Since Colorado singlehandedly unhinged the wagon Nebraska had steered to a decade of dominance in two conferences and won the league back in 2001, the North has won one of four championship games, and that one was a stunning upset. And Kansas State, since, has conceded its brief rise to the status of "program of note" nationally was a cupcake-fueled ascension of circumstance whose sugar rush has ended in a crash. The scandal and mediocrity-plagued Buffs have staggered around probation and into a position for which they are, to put it mildly, unqualified. No one ever said, "The Big XII North title goes through Colorado," and this is essentially because no one over the last three seasons has really considered surviving the division worthy of a title. CU "won" last year after dropping its final three games by shocking margins; it was outscored overall in conference games, and played for the championship. In two straight North-winning seasons, the Buffs' collective league record, including championship games, was 9-9.
Nebraska presumably had a chance to change that this season, but instead fumbled away its chance to knock off Texas at home and lost badly at Oklahoma State to ensure the division will wrap up its third consecutive season without a ten-game winner; if either the Huskers or Missouri manage eight wins, in fact, it will represent the best showing by a North team since KSU's 2003 league champions.
Gary Barnett at the height of his championship legacy
It's no wonder, then, that Stoops, two years removed from his team's last title, is floating vague, short-term impossible notions of scrapping the championship game and especially about a playoff: why should a Nebraska, Colorado, Kansas State or Missouri get the chance to sneak into a BCS bowl with one upset, when a team like Oklahoma (or Texas) is left in the dust after a single loss to a quality rival? Stoops sees his team, because of the circumstances of the Oregon loss, in the same vein as the one-loss contingent ranked 10-15 spots ahead of it, but OU has no chance of playing its way into one of the roped-off, big money affairs. Yet Nebraska, posting no wins over a South opponent to date, or Missouri, leveled by the Sooners two weeks ago, will have that opportunity?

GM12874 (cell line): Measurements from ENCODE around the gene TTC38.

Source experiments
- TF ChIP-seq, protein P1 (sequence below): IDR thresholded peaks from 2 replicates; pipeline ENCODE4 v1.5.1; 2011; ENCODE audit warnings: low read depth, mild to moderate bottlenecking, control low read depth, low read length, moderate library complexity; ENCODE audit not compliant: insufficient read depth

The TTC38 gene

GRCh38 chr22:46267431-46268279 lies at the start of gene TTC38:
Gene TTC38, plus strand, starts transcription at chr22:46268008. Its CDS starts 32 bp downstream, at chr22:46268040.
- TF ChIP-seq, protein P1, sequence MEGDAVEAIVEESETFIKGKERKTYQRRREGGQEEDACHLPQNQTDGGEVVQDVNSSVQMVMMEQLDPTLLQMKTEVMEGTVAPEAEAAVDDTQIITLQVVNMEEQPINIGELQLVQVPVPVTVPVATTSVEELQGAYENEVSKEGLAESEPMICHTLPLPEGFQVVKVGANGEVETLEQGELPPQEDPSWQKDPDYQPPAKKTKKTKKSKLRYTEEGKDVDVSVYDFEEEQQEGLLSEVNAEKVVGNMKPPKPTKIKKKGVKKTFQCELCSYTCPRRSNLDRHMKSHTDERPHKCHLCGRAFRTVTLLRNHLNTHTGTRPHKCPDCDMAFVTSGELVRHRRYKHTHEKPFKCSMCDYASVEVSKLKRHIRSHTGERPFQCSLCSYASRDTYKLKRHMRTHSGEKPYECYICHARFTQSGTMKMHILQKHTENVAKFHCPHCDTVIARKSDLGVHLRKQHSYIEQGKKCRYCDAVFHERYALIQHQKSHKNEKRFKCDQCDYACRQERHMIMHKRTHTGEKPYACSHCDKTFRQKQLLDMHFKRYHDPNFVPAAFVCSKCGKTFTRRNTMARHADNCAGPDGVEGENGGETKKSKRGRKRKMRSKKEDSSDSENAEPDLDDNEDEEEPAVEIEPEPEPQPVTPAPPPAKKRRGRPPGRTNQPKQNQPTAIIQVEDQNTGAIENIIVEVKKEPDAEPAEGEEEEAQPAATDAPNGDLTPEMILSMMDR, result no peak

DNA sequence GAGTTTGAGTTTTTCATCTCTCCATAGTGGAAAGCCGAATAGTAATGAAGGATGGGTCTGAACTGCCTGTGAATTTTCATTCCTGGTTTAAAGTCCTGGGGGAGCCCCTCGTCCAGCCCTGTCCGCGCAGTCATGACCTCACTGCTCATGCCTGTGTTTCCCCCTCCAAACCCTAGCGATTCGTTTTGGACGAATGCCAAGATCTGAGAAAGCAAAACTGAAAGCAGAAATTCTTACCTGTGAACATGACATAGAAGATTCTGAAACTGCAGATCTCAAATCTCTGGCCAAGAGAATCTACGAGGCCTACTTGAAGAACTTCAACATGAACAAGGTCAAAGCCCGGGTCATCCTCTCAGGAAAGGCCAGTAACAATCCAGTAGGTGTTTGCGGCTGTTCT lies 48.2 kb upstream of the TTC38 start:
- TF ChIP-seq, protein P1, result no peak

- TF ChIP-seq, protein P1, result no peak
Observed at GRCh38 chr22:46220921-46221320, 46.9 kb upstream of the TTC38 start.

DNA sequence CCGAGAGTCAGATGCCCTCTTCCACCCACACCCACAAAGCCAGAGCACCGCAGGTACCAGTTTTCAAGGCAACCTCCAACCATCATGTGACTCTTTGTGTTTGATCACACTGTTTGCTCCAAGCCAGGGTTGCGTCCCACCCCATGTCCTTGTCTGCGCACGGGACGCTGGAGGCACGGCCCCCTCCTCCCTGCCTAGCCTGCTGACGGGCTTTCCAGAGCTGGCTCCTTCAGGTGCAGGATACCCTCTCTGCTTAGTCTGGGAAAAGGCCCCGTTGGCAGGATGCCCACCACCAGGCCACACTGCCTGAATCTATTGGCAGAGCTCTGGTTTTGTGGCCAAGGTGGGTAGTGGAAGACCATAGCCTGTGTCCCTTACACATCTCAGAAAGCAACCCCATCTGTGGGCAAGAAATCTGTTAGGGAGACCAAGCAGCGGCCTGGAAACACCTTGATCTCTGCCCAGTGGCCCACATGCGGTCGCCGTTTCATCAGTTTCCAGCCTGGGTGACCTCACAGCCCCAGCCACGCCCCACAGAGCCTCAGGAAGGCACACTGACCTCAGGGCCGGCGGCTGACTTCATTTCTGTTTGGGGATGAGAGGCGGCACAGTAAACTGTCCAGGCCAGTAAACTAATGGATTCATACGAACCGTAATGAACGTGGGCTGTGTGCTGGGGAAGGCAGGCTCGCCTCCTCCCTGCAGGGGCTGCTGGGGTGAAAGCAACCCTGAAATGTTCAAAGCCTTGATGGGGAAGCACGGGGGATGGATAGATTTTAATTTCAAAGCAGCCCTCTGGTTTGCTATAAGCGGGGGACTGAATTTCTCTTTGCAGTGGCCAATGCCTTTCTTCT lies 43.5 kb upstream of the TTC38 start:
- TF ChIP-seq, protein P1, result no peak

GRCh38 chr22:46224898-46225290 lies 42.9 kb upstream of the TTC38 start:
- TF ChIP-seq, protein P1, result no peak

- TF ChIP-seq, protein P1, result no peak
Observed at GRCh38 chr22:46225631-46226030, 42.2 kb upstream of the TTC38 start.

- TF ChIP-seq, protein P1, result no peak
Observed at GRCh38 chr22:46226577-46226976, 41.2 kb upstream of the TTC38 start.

Long-term, maybe, Stoops' reaction could be a sign that what's bad for the Big XII North is bad for the Big XII in general, and probably bad for college football. If unjust quirks are what it takes to get far more influential coaches as adamant as a few of we pro-playoff onlookers about the screwy nature of the system, well, then, by all means, suck, Big XII North, suck. It is, perhaps, your noble historical role.
Superficial Quick Fix: As long as there is a championship game (which is, of course, forever, right, accounting majors?), the North team has a hypothetical opportunity to win it. This season, Nebraska's already played Texas within two points - in Lincoln, okay, but it remains one of the games of the year to date. A rematch on a neutral field wouldn't be all that much more shocking than Nebraska handing a loss to Michigan in last year's Alamo Bowl. No, actually, that is false. Gravely false. It is, however, the North's only avenue to short-term respectability. Win the championship, save the league.